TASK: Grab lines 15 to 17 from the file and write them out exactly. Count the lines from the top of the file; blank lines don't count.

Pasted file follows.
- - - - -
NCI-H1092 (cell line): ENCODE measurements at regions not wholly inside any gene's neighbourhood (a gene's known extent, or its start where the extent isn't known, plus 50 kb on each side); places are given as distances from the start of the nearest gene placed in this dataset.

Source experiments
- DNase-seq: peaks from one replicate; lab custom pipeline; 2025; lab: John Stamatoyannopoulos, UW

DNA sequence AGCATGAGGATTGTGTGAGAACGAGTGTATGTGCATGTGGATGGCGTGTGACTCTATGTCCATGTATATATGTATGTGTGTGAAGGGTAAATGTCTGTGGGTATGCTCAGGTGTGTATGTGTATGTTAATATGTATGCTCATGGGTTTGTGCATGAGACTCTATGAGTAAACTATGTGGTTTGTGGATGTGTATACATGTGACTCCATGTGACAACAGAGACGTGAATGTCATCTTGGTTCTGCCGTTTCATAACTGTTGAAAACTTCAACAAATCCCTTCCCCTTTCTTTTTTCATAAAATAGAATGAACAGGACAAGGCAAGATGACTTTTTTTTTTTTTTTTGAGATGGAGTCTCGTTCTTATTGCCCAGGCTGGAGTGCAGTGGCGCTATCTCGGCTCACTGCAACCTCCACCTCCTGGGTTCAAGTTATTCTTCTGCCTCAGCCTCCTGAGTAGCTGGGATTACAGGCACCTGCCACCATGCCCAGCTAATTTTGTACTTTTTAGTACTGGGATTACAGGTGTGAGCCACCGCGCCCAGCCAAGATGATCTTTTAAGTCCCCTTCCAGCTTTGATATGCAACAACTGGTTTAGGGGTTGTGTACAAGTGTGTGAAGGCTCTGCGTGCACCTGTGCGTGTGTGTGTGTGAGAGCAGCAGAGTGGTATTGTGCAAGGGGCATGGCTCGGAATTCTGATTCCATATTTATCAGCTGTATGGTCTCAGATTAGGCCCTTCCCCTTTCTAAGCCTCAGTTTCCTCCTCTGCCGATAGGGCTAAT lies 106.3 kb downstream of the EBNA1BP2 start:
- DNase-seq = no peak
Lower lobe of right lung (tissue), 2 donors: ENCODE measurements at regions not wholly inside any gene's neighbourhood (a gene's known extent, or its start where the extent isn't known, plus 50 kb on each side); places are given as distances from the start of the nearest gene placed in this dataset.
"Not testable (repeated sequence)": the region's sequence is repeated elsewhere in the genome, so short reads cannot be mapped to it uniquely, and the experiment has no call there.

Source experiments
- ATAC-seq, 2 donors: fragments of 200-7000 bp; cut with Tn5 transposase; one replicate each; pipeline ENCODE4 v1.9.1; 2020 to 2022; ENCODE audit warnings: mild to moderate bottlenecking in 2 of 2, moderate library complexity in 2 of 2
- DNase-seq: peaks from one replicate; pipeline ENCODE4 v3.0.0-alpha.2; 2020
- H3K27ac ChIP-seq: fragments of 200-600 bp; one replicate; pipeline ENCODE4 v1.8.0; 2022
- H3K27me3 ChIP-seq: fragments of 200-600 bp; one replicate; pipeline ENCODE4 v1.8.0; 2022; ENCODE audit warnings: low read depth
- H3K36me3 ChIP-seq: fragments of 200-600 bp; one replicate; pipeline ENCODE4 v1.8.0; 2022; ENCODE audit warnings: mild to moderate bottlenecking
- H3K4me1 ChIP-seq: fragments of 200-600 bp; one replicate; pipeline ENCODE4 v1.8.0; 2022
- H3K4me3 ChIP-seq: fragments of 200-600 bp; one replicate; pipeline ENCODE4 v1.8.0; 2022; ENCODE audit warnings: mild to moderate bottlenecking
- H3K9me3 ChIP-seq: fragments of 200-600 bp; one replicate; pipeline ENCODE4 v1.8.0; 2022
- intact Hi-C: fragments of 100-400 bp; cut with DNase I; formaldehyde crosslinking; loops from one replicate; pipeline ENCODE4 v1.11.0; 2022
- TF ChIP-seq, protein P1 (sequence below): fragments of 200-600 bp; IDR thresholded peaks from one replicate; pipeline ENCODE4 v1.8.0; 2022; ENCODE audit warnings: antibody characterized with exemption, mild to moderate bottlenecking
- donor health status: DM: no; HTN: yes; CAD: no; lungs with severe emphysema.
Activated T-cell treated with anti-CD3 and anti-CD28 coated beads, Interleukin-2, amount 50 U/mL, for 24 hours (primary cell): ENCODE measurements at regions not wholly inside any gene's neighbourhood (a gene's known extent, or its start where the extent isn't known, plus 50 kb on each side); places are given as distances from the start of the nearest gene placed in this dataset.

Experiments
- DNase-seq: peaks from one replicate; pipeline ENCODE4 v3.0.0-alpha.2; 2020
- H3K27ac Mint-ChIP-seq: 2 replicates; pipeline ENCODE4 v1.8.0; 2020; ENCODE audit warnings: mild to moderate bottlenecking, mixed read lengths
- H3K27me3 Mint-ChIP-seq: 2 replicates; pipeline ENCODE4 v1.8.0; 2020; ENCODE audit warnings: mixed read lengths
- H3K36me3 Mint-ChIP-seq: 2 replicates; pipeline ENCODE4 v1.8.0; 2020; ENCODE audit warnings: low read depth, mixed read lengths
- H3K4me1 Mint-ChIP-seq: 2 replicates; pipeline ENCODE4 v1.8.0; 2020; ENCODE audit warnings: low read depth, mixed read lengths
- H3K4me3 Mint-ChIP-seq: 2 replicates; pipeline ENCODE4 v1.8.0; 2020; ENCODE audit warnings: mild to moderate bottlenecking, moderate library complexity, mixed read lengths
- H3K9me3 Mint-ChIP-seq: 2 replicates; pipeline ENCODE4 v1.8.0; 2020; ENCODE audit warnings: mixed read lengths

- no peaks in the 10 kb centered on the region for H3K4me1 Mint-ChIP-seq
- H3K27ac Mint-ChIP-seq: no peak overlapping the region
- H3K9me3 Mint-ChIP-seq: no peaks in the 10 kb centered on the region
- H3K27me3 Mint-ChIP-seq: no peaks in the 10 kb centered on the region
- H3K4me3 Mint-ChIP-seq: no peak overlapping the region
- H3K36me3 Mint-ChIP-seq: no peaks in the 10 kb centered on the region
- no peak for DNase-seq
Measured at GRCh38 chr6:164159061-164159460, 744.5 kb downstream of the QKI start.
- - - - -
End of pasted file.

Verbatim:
- H3K4me3 ChIP-seq: fragments of 200-600 bp; one replicate; pipeline ENCODE4 v1.8.0; 2022; ENCODE audit warnings: mild to moderate bottlenecking
- H3K9me3 ChIP-seq: fragments of 200-600 bp; one replicate; pipeline ENCODE4 v1.8.0; 2022
- intact Hi-C: fragments of 100-400 bp; cut with DNase I; formaldehyde crosslinking; loops from one replicate; pipeline ENCODE4 v1.11.0; 2022